And why the gift of love is a two-way street.
This winter, I got the flu. I was sick, miserable and physically could not do even a fraction of what I usually am able to do.
At first I thought, “This is going to be awful.” Normally I would hit the couch and ride it out, but the day that I felt at my worst, we were hosting a special 20-person celebration dinner. I was not sure I would even make it through my afternoon to-do list, let alone through our dinner party, I felt so ill.
Then it dawned on me… I did not have to figure out how to function at the capacity I normally do. Instead, I looked at the members of our seven-person household and thought, “I can let them help.”
Little did I know at the time that receiving help was one of greatest gifts of love I could ever give my family — and myself. But it was a lesson I soon learned.
Over the years, I have asked for help here and there with chores and other tasks when planning celebrations, but I really saw it as my job to create a warm and loving experience while executing an efficiently run event. In fact, I naively thought that I derived the most joy in creating my perfect idea of a celebration dinner, with guest enjoying themselves and me working.
However, this time, I admitted to my family how awful I felt and that I really needed their help to pull this dinner off.
But in order to truly receive the benefit of their assistance, I had to let go of perfection — and my desire to “do it all” on my own. I had to let them own their tasks, rather than explaining how I wanted things done.
This is one of the excuses people often use to deflect help — I don’t want to have to explain it all. It’s easier if I do it myself.
Well guess what? If you let your family help, they figure out what needs to be done and how to do it, eliminating the need for you to explain or do it yourself.
Following the example of my husband, who, incidentally, is great at asking people to do things around the house, I began giving the kids assignments. And as we moved through the evening, I noticed that they were seeing little things that needed to be done here and there and were asking me if I would like them to handle them.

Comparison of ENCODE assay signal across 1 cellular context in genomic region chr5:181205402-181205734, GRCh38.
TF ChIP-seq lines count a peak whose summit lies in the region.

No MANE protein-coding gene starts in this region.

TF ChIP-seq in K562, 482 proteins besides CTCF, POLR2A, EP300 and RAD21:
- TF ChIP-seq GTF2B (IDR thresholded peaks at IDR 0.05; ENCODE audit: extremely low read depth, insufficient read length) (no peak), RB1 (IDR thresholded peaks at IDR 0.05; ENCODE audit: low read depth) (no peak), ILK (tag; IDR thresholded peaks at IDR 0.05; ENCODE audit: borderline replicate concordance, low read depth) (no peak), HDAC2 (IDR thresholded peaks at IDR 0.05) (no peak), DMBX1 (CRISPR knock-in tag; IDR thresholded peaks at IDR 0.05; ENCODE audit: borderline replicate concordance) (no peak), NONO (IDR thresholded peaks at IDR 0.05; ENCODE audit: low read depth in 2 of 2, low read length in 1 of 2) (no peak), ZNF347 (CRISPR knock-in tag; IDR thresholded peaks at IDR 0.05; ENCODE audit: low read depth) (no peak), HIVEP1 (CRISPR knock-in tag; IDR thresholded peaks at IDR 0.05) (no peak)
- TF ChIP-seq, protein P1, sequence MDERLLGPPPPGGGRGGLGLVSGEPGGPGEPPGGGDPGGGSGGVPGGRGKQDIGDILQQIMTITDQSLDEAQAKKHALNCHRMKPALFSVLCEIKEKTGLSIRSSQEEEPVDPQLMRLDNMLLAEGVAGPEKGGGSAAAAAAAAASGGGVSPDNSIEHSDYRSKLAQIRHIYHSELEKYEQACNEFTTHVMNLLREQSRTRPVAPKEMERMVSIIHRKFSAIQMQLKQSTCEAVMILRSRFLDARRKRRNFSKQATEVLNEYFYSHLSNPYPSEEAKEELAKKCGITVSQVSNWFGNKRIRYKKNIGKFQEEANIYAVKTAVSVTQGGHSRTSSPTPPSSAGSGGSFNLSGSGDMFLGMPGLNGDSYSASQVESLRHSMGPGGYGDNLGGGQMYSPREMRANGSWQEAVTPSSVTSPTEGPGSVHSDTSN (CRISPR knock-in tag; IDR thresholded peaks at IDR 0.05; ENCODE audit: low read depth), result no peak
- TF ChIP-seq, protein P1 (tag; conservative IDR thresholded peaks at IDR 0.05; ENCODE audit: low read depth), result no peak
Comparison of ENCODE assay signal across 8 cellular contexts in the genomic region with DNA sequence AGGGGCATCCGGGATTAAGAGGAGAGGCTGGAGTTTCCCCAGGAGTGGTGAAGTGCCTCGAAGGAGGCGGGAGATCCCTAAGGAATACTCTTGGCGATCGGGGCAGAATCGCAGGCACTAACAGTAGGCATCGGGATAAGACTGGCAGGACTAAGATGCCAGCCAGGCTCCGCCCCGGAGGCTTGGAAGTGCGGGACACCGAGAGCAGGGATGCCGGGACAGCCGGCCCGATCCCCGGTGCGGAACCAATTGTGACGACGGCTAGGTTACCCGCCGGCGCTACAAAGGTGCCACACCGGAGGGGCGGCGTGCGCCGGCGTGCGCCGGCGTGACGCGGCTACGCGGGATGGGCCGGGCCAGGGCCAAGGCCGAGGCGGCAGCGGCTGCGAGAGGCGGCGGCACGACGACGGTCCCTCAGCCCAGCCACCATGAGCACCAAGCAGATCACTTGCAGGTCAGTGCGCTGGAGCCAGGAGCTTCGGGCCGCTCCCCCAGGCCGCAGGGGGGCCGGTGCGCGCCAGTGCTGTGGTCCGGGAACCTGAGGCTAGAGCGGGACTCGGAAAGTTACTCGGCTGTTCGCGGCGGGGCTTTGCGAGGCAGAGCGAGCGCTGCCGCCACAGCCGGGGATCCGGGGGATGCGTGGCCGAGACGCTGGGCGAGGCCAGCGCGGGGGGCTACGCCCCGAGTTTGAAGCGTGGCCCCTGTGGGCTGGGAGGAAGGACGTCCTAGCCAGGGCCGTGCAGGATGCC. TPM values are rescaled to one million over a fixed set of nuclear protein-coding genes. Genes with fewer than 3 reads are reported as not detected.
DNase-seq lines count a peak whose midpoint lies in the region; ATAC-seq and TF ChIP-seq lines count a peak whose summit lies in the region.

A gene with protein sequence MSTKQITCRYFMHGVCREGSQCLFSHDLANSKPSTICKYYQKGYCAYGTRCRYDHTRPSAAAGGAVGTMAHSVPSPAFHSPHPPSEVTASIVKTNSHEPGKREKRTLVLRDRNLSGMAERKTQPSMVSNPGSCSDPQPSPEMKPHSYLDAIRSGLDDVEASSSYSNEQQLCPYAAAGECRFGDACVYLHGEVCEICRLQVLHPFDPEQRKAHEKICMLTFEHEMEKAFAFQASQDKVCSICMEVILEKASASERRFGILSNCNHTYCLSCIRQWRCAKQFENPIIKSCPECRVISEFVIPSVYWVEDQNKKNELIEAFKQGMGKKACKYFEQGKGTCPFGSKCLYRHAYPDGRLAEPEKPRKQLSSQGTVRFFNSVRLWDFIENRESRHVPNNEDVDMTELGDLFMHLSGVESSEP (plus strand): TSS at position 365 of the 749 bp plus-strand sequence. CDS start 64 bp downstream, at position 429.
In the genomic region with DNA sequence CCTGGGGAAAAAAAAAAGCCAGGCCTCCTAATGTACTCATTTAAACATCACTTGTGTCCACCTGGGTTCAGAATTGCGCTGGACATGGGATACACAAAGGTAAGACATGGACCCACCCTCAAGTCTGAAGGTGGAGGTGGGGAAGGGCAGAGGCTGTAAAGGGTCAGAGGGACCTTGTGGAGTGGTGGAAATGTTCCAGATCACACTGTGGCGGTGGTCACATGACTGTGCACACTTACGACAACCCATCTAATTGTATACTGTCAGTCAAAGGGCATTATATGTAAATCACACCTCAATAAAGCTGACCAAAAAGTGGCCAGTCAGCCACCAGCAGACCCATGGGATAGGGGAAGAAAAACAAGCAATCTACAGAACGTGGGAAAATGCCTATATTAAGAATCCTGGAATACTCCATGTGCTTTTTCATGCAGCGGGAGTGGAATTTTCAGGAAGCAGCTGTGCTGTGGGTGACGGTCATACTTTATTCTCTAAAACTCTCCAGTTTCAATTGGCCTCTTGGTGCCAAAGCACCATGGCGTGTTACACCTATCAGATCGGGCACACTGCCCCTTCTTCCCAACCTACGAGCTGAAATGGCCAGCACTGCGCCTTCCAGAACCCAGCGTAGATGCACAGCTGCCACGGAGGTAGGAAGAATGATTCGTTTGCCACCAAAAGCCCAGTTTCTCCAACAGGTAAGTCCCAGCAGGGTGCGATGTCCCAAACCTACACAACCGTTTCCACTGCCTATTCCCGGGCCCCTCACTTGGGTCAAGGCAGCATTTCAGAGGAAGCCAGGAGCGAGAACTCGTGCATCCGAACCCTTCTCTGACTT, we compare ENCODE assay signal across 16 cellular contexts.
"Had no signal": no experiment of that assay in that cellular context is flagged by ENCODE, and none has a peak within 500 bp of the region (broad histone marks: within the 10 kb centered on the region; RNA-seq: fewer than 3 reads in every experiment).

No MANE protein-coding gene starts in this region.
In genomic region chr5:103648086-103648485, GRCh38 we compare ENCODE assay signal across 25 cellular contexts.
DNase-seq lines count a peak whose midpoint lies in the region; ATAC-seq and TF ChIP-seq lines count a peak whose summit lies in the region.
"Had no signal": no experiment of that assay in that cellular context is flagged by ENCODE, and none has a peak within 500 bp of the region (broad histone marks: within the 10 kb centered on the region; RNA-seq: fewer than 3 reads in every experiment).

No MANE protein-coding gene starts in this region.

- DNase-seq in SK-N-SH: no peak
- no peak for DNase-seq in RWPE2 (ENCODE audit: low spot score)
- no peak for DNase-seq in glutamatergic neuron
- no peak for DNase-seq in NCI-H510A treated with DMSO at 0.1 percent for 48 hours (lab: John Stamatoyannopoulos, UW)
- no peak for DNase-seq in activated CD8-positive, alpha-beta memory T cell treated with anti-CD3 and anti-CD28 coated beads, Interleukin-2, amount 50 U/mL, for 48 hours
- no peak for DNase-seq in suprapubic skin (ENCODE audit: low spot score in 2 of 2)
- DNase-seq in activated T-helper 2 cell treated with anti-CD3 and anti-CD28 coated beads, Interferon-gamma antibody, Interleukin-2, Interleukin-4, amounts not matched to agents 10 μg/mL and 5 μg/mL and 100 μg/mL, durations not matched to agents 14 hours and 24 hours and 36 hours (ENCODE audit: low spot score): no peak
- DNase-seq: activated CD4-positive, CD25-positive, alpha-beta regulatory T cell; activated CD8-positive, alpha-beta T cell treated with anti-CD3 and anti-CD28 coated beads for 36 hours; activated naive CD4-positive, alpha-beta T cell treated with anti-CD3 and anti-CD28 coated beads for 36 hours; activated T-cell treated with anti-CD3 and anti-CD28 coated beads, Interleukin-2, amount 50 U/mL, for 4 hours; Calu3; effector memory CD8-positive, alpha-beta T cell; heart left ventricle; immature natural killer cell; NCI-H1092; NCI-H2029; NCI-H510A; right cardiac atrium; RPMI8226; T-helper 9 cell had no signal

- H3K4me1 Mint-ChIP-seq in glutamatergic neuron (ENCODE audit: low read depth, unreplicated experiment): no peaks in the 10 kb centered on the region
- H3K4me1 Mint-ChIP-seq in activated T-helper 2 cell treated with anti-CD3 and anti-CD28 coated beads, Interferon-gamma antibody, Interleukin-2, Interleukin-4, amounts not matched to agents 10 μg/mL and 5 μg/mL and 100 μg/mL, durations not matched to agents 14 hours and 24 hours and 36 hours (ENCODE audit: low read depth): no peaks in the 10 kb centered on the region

It was truly wonderful. Not only was I getting help, but I was able to switch gears a bit and focus on being present with my family, rather than focusing on making things perfect.
I was able to cut myself some slack and enjoy the process a bit more. I was able to enjoy the gift of receiving.
When my sister-in-law and friend arrived to dinner a bit early, I let them help me by taking the appetizers out of the oven, plating and serving them.
I stepped back as my husband got all the food on the buffet table, while I relaxed with a cup of tea until he announced that dinner was served, allowing me to spend time with our guests — rather than being stuck in the kitchen alone all evening.
Then, when everyone left, the kids all helped put the food away. My oldest even told me he would get up early and help me finish things up the next morning — and he proceeded to stay awake until he saw me go to bed, just to make sure I didn’t do it myself. That brought tears to my eyes.
And true to his word, he was up early to help. I felt so cared for.
Later that day, I gave my husband a big hug, because I knew he was the ringleader, and told my kids how much their help meant to me.
At dinner, I told them that, despite feeling physically lousy, this was one of my happiest days ever because off all the love they gave to me by helping.
It truly was such a gift to be able to receive from them, to feel taken care of and to see their capacity for giving.
What I learned is that allowing yourself to receive love is not only a wonderful gift for you, but the giver gets something out of this exchange, too.
My family had the opportunity to give. I could see how they hadn’t complained, but instead enjoyed the experience of creating a beautiful dinner experience. I could see the pride on their faces when someone would say, “This is delicious. Who made this?” or “This table setting looks beautiful. Who arranged this?”
It became clear to me that I had previously been denying my family of this experience by not allowing myself to receive their help.
This is where the big lesson of receiving and giving shines through: In not being able to receive, we deny others the joy of giving. By not receiving, we block the flow of love and positive energy.
This experience has made me rethink the way I respond when someone offers to help me or gives a gift, be it big or small.
I thought about all the times someone has offered to help me by opening a door or carrying something to my car. In the past, my knee jerk reaction has always been, “No thanks, I’ve got it.” I thought about the times someone has given me a gift, and I have said, “You shouldn’t have.” I hadn’t truly understood the impact of my “no”and how that reaction blocked the flow of energy coming from the person offering.
While it’s true that we can often handle things on our own or don’t really need another’s assistance, why refuse help or diminish the intention of a gift when someone is there who is wanting to give?
So now, as you go through your day, try to start looking for opportunities to receive. The next time you’re offered help, be sure to stop and take in the person offering and then consciously surrender to receiving.
Only then can you fully appreciate and feel all the beautiful energy flow.